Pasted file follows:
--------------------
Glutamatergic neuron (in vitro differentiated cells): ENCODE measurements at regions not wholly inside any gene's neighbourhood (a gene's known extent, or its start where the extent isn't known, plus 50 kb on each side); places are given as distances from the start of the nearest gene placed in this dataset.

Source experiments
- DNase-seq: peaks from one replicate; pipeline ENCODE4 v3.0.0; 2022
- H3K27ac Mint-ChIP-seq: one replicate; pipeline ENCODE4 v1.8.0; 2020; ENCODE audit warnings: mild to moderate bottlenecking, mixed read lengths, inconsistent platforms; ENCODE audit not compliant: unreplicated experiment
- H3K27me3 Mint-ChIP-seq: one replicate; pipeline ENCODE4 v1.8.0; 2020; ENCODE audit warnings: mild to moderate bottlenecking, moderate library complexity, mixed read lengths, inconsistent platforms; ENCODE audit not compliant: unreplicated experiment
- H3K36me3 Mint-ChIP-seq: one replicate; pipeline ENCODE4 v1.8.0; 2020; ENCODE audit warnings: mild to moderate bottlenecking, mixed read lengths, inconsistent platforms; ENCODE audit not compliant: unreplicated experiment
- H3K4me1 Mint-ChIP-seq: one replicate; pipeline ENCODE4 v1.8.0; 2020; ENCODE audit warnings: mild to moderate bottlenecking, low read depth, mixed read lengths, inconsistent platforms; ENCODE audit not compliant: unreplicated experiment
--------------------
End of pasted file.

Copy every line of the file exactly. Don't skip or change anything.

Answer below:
Glutamatergic neuron (in vitro differentiated cells): ENCODE measurements at regions not wholly inside any gene's neighbourhood (a gene's known extent, or its start where the extent isn't known, plus 50 kb on each side); places are given as distances from the start of the nearest gene placed in this dataset.

Source experiments
- DNase-seq: peaks from one replicate; pipeline ENCODE4 v3.0.0; 2022
- H3K27ac Mint-ChIP-seq: one replicate; pipeline ENCODE4 v1.8.0; 2020; ENCODE audit warnings: mild to moderate bottlenecking, mixed read lengths, inconsistent platforms; ENCODE audit not compliant: unreplicated experiment
- H3K27me3 Mint-ChIP-seq: one replicate; pipeline ENCODE4 v1.8.0; 2020; ENCODE audit warnings: mild to moderate bottlenecking, moderate library complexity, mixed read lengths, inconsistent platforms; ENCODE audit not compliant: unreplicated experiment
- H3K36me3 Mint-ChIP-seq: one replicate; pipeline ENCODE4 v1.8.0; 2020; ENCODE audit warnings: mild to moderate bottlenecking, mixed read lengths, inconsistent platforms; ENCODE audit not compliant: unreplicated experiment
- H3K4me1 Mint-ChIP-seq: one replicate; pipeline ENCODE4 v1.8.0; 2020; ENCODE audit warnings: mild to moderate bottlenecking, low read depth, mixed read lengths, inconsistent platforms; ENCODE audit not compliant: unreplicated experiment